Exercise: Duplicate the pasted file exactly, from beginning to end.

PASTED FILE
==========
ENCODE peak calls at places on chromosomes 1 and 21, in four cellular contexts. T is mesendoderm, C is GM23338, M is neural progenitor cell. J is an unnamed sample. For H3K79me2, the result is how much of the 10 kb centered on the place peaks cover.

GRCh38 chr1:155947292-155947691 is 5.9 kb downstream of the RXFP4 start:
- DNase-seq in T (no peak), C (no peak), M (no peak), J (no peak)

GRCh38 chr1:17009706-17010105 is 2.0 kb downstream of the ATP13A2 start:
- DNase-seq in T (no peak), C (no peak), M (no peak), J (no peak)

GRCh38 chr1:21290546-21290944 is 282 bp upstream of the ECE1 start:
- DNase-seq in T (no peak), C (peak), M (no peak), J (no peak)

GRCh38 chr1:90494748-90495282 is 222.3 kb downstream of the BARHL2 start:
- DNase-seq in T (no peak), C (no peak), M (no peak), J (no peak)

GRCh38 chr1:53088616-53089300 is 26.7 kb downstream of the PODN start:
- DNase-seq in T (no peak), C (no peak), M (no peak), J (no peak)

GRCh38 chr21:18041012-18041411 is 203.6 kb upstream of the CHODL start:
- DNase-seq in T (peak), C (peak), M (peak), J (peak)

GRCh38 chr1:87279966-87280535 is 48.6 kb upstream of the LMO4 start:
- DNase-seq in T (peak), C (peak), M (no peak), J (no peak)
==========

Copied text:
ENCODE peak calls at places on chromosomes 1 and 21, in four cellular contexts. T is mesendoderm, C is GM23338, M is neural progenitor cell. J is an unnamed sample. For H3K79me2, the result is how much of the 10 kb centered on the place peaks cover.

GRCh38 chr1:155947292-155947691 is 5.9 kb downstream of the RXFP4 start:
- DNase-seq in T (no peak), C (no peak), M (no peak), J (no peak)

GRCh38 chr1:17009706-17010105 is 2.0 kb downstream of the ATP13A2 start:
- DNase-seq in T (no peak), C (no peak), M (no peak), J (no peak)

GRCh38 chr1:21290546-21290944 is 282 bp upstream of the ECE1 start:
- DNase-seq in T (no peak), C (peak), M (no peak), J (no peak)

GRCh38 chr1:90494748-90495282 is 222.3 kb downstream of the BARHL2 start:
- DNase-seq in T (no peak), C (no peak), M (no peak), J (no peak)

GRCh38 chr1:53088616-53089300 is 26.7 kb downstream of the PODN start:
- DNase-seq in T (no peak), C (no peak), M (no peak), J (no peak)

GRCh38 chr21:18041012-18041411 is 203.6 kb upstream of the CHODL start:
- DNase-seq in T (peak), C (peak), M (peak), J (peak)

GRCh38 chr1:87279966-87280535 is 48.6 kb upstream of the LMO4 start:
- DNase-seq in T (peak), C (peak), M (no peak), J (no peak)